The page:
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Paws to Consider: Choosing the Right Dog for You and Your Family Hardcover – September 1, 1999


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Product Details

  • Hardcover: 272 pages
  • Publisher: Grand Central Publishing; First Edition edition (September 1, 1999)
  • Language: English
  • ISBN-10: 0446521515
  • ISBN-13: 978-0446521512
  • Product Dimensions: 9.4 x 7.8 x 1 inches
  • Shipping Weight: 1.6 pounds
  • Average Customer Review: 4.2 out of 5 stars  See all reviews (51 customer reviews)
  • Amazon Best Sellers Rank: #689,152 in Books (See Top 100 in Books)

Editorial Reviews

About the Author

BRAIN KILCOMMONS and SARAH WILSON are America's premier dog trainers and authors of numerous dog books. Brian hosted the national television series Pet News, was a past director at the City of New York Center for Animal Care and Control, and is on the faculty of Tufts University Veterinary School of Medicine. Sarah is also a media commentator, video producer, and publisher, whose articles have appeared in the Boston Globe, Philadelphia Inquirer, and Cosmopolitan.

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Customer Reviews

The breed descriptions in this book are just great.
I. Westray
This book should be mandatory for anyone even thinking of getting a dog.
A.C.
This book is very easy to use, attractive, and accessible.
Keerawa

Most Helpful Customer Reviews

60 of 60 people found the following review helpful By I. Westray on August 16, 2001
Format: Hardcover
I've read a few of these "breed choosing" books lately, and Paws to Consider stands out as being easily the best written of the lot. When I read most other dog books, I hear the ponderous narrator's voice from the Westminster Dog Show. This book is written in the real voices of the two authors, and it reads in that simple, direct way. I keep coming back to this one.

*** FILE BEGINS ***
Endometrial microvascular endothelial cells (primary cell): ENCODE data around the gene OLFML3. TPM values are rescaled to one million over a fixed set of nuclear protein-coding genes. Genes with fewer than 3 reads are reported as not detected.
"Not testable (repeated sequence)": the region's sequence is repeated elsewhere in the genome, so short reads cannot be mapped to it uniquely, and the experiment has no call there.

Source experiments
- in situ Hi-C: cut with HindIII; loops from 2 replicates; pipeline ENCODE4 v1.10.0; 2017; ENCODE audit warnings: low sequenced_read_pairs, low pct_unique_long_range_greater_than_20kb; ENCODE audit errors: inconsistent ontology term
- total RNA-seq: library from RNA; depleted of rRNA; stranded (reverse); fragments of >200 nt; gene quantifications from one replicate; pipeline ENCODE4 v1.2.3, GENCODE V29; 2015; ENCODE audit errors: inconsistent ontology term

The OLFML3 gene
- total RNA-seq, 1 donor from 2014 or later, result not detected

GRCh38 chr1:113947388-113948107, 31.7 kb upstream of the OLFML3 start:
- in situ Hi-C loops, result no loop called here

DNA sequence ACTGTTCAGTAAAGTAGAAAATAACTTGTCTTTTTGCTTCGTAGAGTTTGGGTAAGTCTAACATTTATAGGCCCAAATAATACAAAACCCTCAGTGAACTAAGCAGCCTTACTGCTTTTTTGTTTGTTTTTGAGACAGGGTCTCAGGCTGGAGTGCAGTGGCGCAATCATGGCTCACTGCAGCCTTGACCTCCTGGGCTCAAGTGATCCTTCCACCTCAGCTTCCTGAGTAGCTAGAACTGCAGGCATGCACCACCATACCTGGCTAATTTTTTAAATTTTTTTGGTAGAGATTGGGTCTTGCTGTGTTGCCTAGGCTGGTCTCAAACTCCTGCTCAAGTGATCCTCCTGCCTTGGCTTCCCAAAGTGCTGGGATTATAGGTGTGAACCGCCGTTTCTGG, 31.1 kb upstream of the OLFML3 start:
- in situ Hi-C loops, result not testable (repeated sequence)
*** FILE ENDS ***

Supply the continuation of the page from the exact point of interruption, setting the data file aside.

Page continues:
The breed descriptions in this book are just great. They aren't as long as some of the wordier books' encyclopedia-style listings, and somehow they seem to include much more information. (Partly it's just writing style; I wish technical writers were this good.) Comparing these descriptions to the lengthy temperament tables in "The Right Dog for You" by Daniel Tortora, "Paws to Consider" comes across as being a measure less objective but more genuine and intuitive and accessible. Temperament isn't described in 16 or 18 separate scales, but these are solid writers and they have a way of hitting the right note. Three different people I've shown the book to have looked for 'their' breed and immediately said something like "This is right, my bassett DOES hate to have his nails clipped more than my other dog."
It's also nice to see a dog book that doesn't group breeds by their official (usually AKC) categories. Instead of (cue the Westminster guy's voice again) "The Hounds" and "The Working Dogs" this book has categories like "The High Input, High Output Dog" and "The Low-Shedding Breeds." There's a category of dogs you can leave home alone for a working day. Geez, that should be in EVERY dog book.
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27 of 27 people found the following review helpful By Mary Esterhammer-Fic VINE VOICE on May 27, 2001
Format: Hardcover
If you're thinking about getting a dog, this book is NECESSARY. The literature out there that's breed-specific usually emphasizes only the good points of any particular dog.
Also, a lot of those books use "code": "Protective" really means aggressive; "active" means "hyper." Unless you have a lot of experience with dogs, you might underestimate what you're getting yourself into. But this book lists assets and drawbacks objectively, so the potential owner can make an informed decision.